Concealment and Separation Theme Icon
As her party approaches the King, Shakuntala’s right eyelid trembles—an evil omen. The King, seeing Shakuntala at a distance, wonders, “Who is... (full context)
Duty vs. Love Theme Icon
Prophecies and Curses Theme Icon
Concealment and Separation Theme Icon
One of Kanva’s messengers informs the King that Kanva isn’t displeased with Shakuntala’s secret marriage, since the two are so well matched in honor and virtue. Now that... (full context)
Duty vs. Love Theme Icon
Prophecies and Curses Theme Icon
Concealment and Separation Theme Icon
One of the ascetics lifts the despondent Shakuntala’s veil so that Dusyanta will know her, but he continues to regard her in silence,... (full context)
Prophecies and Curses Theme Icon
Concealment and Separation Theme Icon
The more Shakuntala tries to spark Dusyanta’s memory, the more he accuses her of using “honeyed words” to... (full context)
Duty vs. Love Theme Icon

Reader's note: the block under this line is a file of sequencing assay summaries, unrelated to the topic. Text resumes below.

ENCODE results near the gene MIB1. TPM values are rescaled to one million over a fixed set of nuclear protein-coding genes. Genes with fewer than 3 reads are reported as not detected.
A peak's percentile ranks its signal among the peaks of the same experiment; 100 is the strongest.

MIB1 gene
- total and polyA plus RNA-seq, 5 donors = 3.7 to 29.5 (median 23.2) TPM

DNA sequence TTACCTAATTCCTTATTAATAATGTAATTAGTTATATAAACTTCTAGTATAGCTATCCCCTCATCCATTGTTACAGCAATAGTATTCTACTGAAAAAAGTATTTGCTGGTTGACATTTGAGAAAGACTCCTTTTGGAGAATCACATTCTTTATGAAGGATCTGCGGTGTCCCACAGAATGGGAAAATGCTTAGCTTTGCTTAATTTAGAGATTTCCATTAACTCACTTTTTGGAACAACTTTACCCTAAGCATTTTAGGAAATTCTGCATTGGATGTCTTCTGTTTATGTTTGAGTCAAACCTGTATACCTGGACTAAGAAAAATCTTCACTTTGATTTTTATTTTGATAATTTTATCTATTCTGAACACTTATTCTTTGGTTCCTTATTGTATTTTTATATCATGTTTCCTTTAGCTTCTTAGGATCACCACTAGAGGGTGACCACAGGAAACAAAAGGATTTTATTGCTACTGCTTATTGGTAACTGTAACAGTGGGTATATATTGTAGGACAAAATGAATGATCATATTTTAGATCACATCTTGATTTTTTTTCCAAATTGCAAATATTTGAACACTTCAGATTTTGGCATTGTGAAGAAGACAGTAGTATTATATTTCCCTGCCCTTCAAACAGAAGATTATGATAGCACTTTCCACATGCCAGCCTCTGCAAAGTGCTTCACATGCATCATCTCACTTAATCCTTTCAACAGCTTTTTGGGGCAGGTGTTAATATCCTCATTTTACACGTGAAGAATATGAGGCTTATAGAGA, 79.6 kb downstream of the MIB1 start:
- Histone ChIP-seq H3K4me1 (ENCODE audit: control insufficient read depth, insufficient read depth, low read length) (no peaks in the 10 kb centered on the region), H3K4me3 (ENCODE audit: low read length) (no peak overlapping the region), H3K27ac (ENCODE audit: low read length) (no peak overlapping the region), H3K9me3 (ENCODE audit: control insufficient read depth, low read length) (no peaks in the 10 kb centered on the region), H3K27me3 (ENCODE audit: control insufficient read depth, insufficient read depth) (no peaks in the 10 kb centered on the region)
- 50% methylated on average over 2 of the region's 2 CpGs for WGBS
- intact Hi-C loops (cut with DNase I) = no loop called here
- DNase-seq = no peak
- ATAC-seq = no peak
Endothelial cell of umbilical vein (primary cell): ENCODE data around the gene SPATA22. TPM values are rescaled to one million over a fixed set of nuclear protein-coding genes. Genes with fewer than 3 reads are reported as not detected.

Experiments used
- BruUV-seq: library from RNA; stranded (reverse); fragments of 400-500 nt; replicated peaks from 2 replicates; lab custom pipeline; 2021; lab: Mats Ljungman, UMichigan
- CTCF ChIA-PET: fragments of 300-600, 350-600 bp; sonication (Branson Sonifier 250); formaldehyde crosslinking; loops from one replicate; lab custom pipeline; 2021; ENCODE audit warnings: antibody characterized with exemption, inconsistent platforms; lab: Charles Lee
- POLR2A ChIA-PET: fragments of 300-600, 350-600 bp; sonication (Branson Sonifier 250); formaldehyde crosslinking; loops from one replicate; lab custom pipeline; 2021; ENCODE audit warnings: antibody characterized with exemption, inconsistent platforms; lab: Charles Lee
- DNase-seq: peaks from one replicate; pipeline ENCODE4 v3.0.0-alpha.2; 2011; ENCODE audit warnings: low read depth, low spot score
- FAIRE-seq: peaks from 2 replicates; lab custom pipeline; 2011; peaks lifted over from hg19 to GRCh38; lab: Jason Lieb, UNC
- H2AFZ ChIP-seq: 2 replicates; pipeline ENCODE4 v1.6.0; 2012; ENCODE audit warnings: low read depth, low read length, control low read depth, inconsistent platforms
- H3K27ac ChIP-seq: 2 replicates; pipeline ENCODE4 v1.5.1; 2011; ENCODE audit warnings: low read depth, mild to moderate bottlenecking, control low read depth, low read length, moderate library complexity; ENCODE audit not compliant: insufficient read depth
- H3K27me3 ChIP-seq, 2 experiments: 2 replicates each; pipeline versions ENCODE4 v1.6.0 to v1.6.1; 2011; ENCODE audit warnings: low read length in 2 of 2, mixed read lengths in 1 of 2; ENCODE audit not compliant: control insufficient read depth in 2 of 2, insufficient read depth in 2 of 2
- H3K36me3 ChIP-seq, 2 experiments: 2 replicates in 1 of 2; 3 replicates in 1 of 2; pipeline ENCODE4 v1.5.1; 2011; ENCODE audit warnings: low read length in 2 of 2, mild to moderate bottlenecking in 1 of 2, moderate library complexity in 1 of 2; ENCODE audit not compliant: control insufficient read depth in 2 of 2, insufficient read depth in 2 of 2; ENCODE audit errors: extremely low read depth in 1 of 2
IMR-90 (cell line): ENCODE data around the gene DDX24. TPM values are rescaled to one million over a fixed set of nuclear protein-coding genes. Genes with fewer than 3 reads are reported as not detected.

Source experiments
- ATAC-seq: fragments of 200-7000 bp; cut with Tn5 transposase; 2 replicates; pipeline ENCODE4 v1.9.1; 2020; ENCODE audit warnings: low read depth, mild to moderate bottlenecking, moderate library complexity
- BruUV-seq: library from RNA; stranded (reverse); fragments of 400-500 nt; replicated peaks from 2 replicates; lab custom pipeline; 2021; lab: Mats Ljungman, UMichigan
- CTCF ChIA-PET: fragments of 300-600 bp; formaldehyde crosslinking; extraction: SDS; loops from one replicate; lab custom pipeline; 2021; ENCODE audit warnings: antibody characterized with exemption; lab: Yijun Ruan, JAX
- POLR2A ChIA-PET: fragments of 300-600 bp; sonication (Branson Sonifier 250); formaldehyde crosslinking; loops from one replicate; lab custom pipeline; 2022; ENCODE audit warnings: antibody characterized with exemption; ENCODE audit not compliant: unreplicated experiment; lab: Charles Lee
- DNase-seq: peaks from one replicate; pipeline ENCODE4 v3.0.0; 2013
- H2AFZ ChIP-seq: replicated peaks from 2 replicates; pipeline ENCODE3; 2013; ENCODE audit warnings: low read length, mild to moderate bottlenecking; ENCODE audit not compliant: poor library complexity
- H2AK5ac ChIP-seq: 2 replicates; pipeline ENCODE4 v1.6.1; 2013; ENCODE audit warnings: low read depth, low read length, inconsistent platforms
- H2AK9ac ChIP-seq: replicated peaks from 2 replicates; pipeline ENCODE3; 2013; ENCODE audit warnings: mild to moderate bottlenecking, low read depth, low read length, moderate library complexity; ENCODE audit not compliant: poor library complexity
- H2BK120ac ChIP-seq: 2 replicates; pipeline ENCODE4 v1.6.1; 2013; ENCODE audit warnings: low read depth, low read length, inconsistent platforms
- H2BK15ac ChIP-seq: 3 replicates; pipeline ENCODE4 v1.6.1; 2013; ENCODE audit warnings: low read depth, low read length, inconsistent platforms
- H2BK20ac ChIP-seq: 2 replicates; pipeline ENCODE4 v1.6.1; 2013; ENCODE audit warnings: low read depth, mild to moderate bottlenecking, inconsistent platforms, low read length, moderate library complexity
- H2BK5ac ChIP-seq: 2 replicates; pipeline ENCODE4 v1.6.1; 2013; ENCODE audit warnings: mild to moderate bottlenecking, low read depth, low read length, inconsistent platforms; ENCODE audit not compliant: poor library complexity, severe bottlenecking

Prophecies and Curses Theme Icon
Concealment and Separation Theme Icon
The ascetics prepare to go, telling Dusyanta it’s up to him to take or leave Shakuntala, since “a husband’s power is absolute.” They call Shakuntala presumptuous, saying that if she’s what... (full context)
Duty vs. Love Theme Icon
Prophecies and Curses Theme Icon
Concealment and Separation Theme Icon
...he’ll bear the bodily signs of a world emperor—the priest encourages the king to house Shakuntala until she gives birth, and then they can see the truth for themselves. Before Dusyanta... (full context)
Act 6 
Concealment and Separation Theme Icon
A nymph, Sanumati, enters. She’s a friend of Menaka, Shakuntala’s mother, and has promised to help Shakuntala. She wonders why the palace isn’t being prepared... (full context)
The Natural World, The Body, and Spiritual Beauty Theme Icon
Prophecies and Curses Theme Icon
Concealment and Separation Theme Icon
...questioning, the chamberlain explains that the festival has been cancelled due to “the scandal of Shakuntala.” It turns out that when he saw the ring, Dusyanta remembered that he really did... (full context)
The Natural World, The Body, and Spiritual Beauty Theme Icon
Duty vs. Love Theme Icon
Concealment and Separation Theme Icon
...ideal form.” The king paces, speaking of his heart’s remorse. Sanumati, invisibly watching, notes that Shakuntala feels the same grief. Vidusaka, looking on, calls the king’s illness “Shakuntala fever.” (full context)